The FCA’s new enforcement referral criteria – will they make a difference in practice?
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In response to recommendations made by HM Treasury at the end of last year, the FCA has published an updated set of enforcement referral criteria, which it will use to determine which cases should be referred to the FCA’s Enforcement Division for investigation.
But what - if any - difference will the FCA’s new enforcement referral criteria make practice?
Is a referral to enforcement always the ‘right’ regulatory response?
The FCA has confirmed that, prior to launching an enforcement investigation, it will consider what is the most ‘efficient and effective’ way of achieving its statutory objectives (protecting consumers, enhancing market integrity and promoting competition). For example, the FCA may consider using one or more of its supervisory tools (a list of which is available here) to address an issue instead of launching an enforcement investigation.
This is nothing new – the FCA has previously stated publicly that it will take this approach. However, in practice, it often continues to be difficult to predict when the FCA will use its supervisory powers and when it will launch an enforcement investigation into a particular matter. The approach that the FCA takes can sometimes vary depending on factors such as the attitude of a firm’s supervisors, or the number of other live supervisory and/or enforcement issues that a firm has at any one time and the FCA’s own resources.
The overarching question that the FCA will ask itself before launching an enforcement investigation is…
Is an enforcement investigation likely to further the FCA’s aims and statutory objectives?
This question is the focal point for the FCA’s new enforcement referral criteria, but again is nothing new. One of the FCA’s ‘old’ enforcement referral criteria was very similar - ‘Overall, is the use of the enforcement tool likely to further the FCA’s aims and objectives?’.
When determining whether an enforcement investigation is likely to further the FCA’s aims and statutory objectives, the FCA will consider the following three factors:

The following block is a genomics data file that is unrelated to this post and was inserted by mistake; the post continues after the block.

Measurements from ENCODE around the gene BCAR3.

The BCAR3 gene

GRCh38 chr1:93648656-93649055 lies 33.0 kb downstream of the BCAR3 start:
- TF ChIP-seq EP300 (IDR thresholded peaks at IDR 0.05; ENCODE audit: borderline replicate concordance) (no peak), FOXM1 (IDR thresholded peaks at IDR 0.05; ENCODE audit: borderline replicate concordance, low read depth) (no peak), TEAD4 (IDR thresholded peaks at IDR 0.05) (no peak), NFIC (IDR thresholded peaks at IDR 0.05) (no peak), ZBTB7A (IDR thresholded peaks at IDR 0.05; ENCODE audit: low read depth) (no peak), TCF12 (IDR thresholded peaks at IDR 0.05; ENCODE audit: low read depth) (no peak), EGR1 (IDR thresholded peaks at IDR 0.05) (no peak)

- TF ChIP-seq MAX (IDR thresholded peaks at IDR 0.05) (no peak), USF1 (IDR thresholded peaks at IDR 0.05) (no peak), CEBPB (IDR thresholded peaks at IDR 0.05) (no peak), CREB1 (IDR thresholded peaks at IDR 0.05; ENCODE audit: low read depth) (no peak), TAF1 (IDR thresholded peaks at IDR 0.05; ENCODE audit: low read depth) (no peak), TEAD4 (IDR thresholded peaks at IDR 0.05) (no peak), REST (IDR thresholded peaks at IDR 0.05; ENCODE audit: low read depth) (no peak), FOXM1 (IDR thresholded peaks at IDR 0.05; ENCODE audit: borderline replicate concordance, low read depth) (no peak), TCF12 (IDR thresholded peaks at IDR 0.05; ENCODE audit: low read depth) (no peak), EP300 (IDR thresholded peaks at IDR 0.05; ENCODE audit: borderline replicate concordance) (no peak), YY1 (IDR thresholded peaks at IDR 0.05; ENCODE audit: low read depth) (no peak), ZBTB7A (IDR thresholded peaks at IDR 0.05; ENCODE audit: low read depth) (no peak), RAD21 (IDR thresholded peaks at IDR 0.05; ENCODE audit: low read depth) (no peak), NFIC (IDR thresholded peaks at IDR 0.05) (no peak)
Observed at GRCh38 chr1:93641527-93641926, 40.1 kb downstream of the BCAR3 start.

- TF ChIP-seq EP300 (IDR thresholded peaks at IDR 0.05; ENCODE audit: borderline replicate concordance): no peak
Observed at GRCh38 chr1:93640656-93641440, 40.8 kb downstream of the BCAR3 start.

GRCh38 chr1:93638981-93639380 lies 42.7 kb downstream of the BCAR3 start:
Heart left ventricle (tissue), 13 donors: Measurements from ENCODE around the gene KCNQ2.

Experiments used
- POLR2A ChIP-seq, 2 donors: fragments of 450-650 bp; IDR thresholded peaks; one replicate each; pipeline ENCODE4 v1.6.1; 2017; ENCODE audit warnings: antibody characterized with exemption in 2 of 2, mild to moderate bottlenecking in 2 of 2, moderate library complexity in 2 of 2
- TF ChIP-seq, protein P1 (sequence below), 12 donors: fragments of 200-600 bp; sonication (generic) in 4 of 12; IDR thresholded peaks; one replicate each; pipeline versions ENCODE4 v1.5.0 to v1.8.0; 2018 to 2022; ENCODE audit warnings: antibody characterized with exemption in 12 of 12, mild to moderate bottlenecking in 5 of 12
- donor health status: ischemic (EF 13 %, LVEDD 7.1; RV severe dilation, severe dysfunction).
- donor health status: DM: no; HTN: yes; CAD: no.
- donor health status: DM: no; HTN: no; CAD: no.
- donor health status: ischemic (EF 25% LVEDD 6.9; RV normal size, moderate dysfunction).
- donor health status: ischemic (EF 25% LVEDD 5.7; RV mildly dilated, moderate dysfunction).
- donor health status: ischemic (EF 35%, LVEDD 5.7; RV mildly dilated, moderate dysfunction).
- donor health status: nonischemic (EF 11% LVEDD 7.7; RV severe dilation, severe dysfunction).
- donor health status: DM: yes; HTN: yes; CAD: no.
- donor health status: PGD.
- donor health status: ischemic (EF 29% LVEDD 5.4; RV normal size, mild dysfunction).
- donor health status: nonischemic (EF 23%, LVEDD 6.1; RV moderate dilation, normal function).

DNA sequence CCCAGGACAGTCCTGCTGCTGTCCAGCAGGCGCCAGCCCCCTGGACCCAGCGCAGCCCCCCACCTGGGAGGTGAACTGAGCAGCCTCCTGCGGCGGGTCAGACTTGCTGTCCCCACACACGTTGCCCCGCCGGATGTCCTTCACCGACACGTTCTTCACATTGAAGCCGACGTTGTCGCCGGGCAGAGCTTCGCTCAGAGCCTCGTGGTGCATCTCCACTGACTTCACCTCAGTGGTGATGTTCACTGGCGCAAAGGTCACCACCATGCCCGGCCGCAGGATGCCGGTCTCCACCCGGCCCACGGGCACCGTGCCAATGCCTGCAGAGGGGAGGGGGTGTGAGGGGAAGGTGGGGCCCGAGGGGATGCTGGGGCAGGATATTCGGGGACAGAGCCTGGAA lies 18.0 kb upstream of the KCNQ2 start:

- the strength of the evidence and the proportionality and impact of opening an investigation;
- what purpose or goal would be served if the FCA were to end up taking enforcement action in the case; and
- ‘relevant factors’ to assess whether the purpose of enforcement action are likely to be met.
The FCA has also published details of the approach that it intends to take when considering these three factors, which we have summarised here.
But the FCA’s enforcement referral criteria are ‘not intended to be exhaustive’
When introducing its new enforcement referral criteria, the FCA was quick to point out that the new criteria ‘are not intended to be exhaustive and all the circumstances of a particular case are taken into account’ and that ‘not all the criteria will be relevant to every case and additional considerations may apply in certain cases’. As a result, the FCA has preserved for itself a considerable amount of flexibility and discretion in terms of how it applies its new enforcement referral criteria or whether it applies these criteria at all in any particular case.
The FCA’s new enforcement referral criteria are more detailed and granular than the referral criteria they have replaced. So we now have greater transparency about the kinds of questions that the FCA will be asking itself when considering whether to launch an enforcement investigation into a firm or an individual. However, we do not have any greater clarity in terms of how the FCA will go about answering these questions. That limits the effectiveness of the new enforcement referral criteria in enabling firms and individuals to try and predict with any accuracy whether a particular issue will be referred to FCA Enforcement. This is unsurprising; the FCA will not want to fetter its discretion to refer matters to its Enforcement Division for investigation.
In order to help us better understand how the FCA’s new enforcement referral criteria apply in practice, it would be helpful if the FCA informs subjects of investigations why they have been referred to FCA Enforcement, by reference to the new referral criteria. This information could also be published in statutory notices for the rest of the industry to see.
Further changes are on the horizon
The publication of the FCA’s new enforcement referral criteria is part of a broader piece of work that the FCA is currently undertaking in order to respond to the recommendations made by HM Treasury at the end of last year. The FCA is due to launch a consultation detailing how it proposes to implement these recommendations later this summer, which will be covered on Investigations Insight once published.